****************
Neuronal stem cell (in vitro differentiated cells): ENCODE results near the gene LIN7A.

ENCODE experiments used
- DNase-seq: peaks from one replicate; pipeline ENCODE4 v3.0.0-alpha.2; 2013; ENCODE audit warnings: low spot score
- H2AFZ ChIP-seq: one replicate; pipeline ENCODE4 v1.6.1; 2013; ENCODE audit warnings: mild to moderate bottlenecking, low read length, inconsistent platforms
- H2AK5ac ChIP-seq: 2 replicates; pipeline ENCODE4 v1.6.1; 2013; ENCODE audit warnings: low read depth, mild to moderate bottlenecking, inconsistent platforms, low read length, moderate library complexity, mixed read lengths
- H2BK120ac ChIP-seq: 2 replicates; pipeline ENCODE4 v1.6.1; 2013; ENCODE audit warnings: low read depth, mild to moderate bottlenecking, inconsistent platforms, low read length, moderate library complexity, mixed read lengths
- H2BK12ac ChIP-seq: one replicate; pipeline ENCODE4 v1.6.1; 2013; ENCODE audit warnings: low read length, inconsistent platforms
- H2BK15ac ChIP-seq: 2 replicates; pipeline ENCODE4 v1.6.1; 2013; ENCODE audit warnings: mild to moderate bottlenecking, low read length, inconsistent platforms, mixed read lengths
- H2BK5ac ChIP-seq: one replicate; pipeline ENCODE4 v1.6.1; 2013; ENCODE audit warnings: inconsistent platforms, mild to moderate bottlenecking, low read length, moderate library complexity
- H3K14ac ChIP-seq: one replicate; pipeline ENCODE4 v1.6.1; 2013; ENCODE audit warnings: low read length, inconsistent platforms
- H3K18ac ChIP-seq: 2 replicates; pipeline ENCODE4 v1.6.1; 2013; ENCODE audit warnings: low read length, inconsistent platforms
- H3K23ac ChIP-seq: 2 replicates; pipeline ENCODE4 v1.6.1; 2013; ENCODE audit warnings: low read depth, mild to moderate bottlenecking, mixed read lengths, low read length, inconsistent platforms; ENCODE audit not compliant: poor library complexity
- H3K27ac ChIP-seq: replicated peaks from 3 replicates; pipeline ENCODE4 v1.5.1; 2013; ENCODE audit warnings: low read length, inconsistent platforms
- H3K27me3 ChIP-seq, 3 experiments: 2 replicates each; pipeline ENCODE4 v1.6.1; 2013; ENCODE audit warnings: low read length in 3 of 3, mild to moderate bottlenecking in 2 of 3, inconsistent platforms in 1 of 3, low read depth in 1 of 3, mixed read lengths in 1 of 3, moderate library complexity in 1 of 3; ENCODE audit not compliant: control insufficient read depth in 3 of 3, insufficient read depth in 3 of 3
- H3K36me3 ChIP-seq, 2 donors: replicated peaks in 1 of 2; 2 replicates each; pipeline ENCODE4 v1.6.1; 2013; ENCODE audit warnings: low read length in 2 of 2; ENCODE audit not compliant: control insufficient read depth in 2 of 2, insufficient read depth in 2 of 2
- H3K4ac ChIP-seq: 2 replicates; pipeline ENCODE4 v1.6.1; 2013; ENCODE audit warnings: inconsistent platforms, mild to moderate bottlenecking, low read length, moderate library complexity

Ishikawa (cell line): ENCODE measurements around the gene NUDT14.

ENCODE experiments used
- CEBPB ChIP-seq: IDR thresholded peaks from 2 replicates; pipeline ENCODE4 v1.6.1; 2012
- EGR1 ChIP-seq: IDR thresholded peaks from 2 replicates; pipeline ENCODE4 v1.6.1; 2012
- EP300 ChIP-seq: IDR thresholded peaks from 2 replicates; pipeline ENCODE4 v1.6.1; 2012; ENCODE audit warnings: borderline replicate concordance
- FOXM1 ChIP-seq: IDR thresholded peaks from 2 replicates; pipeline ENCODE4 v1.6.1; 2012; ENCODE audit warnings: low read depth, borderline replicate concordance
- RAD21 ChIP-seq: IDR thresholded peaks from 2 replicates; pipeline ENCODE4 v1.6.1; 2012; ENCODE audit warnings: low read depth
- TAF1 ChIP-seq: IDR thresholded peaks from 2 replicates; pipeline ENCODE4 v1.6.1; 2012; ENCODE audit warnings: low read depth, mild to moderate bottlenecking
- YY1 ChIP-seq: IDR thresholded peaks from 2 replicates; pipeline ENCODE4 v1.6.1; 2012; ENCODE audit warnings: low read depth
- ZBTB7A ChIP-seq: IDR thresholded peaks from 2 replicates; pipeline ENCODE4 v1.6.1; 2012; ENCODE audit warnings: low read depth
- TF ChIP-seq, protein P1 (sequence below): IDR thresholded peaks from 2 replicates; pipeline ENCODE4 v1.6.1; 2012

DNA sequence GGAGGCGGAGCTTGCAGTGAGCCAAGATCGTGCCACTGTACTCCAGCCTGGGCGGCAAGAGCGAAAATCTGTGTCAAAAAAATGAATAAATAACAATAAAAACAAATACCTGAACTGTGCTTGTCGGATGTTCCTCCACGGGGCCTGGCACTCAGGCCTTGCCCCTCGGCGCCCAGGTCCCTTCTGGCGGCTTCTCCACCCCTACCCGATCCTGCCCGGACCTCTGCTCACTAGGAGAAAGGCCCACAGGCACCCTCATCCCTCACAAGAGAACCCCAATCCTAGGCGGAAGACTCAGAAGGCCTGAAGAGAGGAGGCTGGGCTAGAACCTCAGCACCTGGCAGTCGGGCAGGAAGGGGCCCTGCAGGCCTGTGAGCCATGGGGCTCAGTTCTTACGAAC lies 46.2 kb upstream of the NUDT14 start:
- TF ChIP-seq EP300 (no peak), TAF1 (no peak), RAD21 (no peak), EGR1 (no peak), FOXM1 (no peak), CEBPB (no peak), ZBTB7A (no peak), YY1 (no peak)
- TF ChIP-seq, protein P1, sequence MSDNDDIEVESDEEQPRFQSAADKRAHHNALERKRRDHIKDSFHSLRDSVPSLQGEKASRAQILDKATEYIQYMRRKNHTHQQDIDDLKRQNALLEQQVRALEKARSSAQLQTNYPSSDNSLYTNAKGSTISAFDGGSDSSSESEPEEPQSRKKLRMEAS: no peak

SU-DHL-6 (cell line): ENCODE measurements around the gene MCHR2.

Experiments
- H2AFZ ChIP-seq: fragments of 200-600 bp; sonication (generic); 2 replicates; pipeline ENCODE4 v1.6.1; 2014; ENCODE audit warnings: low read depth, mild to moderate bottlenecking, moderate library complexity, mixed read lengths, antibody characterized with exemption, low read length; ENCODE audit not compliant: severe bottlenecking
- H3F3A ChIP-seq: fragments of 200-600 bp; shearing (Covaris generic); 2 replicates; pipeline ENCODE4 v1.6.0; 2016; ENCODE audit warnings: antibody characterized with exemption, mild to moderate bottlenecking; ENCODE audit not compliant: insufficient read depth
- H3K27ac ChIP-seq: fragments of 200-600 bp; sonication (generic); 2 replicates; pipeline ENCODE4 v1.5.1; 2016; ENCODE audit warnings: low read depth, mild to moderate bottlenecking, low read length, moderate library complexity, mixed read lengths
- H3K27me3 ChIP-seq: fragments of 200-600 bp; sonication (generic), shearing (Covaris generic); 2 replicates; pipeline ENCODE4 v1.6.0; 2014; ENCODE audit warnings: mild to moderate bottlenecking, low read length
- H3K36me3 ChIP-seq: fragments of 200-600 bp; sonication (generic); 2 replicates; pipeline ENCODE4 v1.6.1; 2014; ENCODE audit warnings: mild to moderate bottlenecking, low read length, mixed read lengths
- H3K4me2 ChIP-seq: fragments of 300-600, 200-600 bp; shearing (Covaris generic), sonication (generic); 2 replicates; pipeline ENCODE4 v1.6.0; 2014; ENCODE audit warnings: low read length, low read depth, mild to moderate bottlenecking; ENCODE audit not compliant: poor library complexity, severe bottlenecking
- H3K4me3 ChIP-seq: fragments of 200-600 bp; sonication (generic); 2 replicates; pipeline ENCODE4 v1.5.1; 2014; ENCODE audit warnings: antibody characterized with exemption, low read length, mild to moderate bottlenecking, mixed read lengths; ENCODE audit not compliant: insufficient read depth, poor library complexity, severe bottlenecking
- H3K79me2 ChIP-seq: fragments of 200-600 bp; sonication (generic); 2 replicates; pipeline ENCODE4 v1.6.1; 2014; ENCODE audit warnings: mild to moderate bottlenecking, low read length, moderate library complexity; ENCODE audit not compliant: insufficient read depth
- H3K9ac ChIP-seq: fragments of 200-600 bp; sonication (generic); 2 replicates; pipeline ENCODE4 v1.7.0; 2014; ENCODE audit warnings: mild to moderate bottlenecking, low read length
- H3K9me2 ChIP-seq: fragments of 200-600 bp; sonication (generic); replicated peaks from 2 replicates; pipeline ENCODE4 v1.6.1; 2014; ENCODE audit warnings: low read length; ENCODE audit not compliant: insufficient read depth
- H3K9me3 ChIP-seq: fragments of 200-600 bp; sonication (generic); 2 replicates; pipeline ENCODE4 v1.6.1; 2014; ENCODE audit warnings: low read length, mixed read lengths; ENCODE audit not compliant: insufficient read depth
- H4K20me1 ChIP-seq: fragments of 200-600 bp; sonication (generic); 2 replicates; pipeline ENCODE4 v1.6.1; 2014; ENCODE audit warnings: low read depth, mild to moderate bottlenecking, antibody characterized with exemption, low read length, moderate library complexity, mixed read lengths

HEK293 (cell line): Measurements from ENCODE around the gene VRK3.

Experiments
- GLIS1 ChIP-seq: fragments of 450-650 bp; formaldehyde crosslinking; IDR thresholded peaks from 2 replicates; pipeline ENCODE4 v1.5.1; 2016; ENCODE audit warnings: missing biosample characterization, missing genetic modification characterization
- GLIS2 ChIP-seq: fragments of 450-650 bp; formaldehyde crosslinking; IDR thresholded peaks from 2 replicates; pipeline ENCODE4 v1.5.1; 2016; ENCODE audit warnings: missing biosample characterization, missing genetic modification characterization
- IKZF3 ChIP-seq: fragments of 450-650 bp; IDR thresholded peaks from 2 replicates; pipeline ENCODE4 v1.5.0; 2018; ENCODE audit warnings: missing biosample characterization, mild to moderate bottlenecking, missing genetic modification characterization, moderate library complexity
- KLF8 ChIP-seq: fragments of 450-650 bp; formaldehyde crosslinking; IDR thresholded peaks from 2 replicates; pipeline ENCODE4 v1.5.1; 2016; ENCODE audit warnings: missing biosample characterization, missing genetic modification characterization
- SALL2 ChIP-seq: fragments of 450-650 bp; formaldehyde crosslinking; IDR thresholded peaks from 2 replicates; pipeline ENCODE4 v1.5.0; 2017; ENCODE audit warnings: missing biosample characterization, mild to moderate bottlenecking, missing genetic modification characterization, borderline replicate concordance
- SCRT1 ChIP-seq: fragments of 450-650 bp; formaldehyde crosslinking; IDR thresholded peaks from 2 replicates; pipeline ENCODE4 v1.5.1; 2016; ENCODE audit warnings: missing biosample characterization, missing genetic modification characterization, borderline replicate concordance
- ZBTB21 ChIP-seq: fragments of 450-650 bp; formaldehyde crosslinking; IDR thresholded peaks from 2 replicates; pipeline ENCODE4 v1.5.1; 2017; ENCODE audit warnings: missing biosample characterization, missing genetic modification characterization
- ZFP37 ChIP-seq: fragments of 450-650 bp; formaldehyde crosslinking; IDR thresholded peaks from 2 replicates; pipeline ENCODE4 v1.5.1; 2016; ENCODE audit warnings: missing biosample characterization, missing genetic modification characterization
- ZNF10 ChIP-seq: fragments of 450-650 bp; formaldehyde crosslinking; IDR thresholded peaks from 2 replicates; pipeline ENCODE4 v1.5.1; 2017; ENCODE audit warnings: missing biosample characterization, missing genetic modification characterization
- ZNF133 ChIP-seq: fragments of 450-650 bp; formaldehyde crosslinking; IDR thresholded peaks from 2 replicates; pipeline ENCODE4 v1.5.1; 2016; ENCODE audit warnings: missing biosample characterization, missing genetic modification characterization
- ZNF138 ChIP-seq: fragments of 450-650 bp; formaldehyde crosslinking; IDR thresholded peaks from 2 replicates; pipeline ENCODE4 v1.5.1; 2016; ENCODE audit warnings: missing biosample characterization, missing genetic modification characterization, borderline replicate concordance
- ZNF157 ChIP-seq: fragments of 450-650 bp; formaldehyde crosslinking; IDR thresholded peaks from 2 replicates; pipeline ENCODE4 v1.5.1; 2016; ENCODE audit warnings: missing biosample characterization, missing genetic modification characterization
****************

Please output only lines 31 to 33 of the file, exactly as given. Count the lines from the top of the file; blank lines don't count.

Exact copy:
SU-DHL-6 (cell line): ENCODE measurements around the gene MCHR2.

Experiments
- H2AFZ ChIP-seq: fragments of 200-600 bp; sonication (generic); 2 replicates; pipeline ENCODE4 v1.6.1; 2014; ENCODE audit warnings: low read depth, mild to moderate bottlenecking, moderate library complexity, mixed read lengths, antibody characterized with exemption, low read length; ENCODE audit not compliant: severe bottlenecking